In late June, shortly after E3, Valve released details about a revised version of the company’s in-development next-generation VR controller, the Knuckles EV2. The EV2 was a major step forward from the original prototype design, but Valve and the developers who received EV2 controllers weren’t completely satisfied with the design, so they redesigned it again. Valve’s latest iteration, the Knuckles EV3, offers stronger components for better reliability, improved battery life for extended play time and a refined strap to better hold the controller in the palm of your hand.
Valve teased developers at the 2016 Steam Dev Days conference with the next generation of the Steam VR controller. The company showed off a working prototype of the Knuckles controller that lets players use their fingers for gestures and input without pressing buttons. The controllers included a strap that holds the controller in your palm even when you lift all your fingers off it. Valve promised that the Knuckles controllers would unlock new ways to interact with VR experiences and quickly put the controllers in the hands of a select group of developers. We thought we would see the controller hit the market before the end of 2017, but we should have expected delays. Valve operates on Valve-time even when it develops hardware.
In June, Valve revealed the Knuckles EV2 controller, which improved upon the original design in several ways, including a more ergonomic shape, improved hand strap that accommodates larger and smaller hands than the original prototype. The controller also includes analog force sensors coupled with capacitive touch sensors for all five digits.
Now, Valve is offering further refined controllers to select developers in Knuckles EV3.
Ergonomic and Reliability Improvements
The Knuckles EV3 controllers aren’t dramatically different than the previous iteration, but they improve upon several features, and Valve claims they offer better fit and finish than the older revision.
The new controller includes strap adjustment markings to make it easier to set the size correctly. Valve’s designers also shortened the drawstring and decoupled the strap from the wing plate, which wraps around your hand. It also appears Valve is using a softer fabric for the new strap design.
Valve also adjusted the buttons on the new Knuckles controller. The designers recessed the system button to minimize unintended presses, reinforced the trigger assembly and installed a higher tension spring to improve the reliability of the trigger button. Valve also said the EV3 controller includes grip sensors that are “more reliable from unit to unit,” which could suggest that the sensors in the EV2 controllers are prone to failure. The new controller design also features a recessed USB charge port and a new LED to indicate the controller status.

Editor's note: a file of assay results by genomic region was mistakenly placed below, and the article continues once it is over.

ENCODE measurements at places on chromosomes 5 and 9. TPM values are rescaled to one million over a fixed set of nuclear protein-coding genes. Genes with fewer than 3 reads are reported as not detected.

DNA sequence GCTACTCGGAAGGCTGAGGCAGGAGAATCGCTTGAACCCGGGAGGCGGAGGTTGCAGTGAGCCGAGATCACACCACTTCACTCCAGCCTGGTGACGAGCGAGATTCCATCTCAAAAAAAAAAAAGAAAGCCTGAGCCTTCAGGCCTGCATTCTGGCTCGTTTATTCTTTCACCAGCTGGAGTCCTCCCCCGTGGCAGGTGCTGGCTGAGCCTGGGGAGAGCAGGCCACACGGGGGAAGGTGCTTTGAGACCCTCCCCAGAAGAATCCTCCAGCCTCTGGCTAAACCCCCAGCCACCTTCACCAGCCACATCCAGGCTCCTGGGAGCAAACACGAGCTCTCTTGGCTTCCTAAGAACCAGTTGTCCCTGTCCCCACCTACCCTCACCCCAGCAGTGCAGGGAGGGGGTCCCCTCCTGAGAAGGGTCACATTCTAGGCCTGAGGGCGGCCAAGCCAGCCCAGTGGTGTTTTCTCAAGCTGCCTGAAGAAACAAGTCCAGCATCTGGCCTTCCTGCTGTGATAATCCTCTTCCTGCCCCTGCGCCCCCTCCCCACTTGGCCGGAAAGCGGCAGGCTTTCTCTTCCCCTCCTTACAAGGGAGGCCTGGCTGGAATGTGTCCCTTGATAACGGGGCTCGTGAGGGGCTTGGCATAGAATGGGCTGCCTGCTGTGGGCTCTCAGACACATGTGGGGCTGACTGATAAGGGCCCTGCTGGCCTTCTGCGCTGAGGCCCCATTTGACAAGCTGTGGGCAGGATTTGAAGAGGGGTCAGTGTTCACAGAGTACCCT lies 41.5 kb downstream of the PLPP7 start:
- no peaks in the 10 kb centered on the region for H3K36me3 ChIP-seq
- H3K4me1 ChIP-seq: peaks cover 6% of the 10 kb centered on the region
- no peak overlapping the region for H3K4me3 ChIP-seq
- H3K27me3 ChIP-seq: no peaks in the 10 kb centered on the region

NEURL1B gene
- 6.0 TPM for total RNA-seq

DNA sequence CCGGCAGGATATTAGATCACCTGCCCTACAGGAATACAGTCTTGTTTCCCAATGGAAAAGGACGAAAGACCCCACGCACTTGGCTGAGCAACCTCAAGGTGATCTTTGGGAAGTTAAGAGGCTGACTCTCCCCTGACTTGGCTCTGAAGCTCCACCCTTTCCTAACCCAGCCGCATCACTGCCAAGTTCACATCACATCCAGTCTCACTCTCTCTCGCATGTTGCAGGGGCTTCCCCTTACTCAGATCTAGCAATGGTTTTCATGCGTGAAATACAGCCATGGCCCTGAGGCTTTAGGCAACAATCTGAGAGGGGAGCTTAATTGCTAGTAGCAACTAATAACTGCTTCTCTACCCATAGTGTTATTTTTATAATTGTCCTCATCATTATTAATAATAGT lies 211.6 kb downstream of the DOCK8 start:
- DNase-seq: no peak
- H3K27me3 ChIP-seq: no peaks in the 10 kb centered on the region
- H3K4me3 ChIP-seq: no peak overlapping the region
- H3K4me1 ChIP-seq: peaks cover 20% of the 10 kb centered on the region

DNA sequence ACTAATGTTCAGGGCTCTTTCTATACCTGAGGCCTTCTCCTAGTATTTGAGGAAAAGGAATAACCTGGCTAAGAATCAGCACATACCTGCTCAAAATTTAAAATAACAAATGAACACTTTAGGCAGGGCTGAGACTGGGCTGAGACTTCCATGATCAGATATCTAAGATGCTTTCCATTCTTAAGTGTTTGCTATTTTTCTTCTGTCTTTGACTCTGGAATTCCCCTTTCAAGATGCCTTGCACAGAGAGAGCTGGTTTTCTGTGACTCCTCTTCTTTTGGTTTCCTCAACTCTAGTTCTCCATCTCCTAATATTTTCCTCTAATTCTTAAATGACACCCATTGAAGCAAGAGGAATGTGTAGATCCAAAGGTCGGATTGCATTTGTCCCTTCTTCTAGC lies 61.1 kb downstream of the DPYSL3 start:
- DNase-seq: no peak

Battery life is perhaps the most notable change between the EV2 and EV3 Knuckles controllers. The previous iteration featured a 900mAh battery, which provided up to six hours of continuous use, a downgrade from the Vive wands’ eight hours of run time. Valve didn’t upgrade the battery capacity, but the new controllers feature high-efficiency sensors, which extends the run time by up to two hours. Valve said gamers could expect seven to eight hours of use between charges.
Valve first teased developers with Knuckles controllers two years ago, but to-date, only a few select developers have access. That’s about to change.
Valve said that it would produce “much greater quantities” of Knuckles EV3 controllers compared to past versions and offer controllers to a wider selection of developers. It will send EV3 controllers to existing Knuckles-approved developers and will reach out to developers who previously requested Knuckles controllers but didn’t make the early list. The company also plans to open requests again soon and encouraged developers to keep an eye on the Steamworks partner website.
More Development Resources
In addition to providing developers with a new version of the Knuckles controllers, Valve also released more resources to help developers get started. The company updated the Moondust demo to support Valve’s customizable SteamVR Input system, the SteamVR Interaction System and SteamVR Skeletal Input. Valve also released the source code for the Knuckles Tech Demos, so developers can learn how Valve built them, and an updated version of the SteamVR Interaction System Unity plugin, which supports the new controllers and all their features.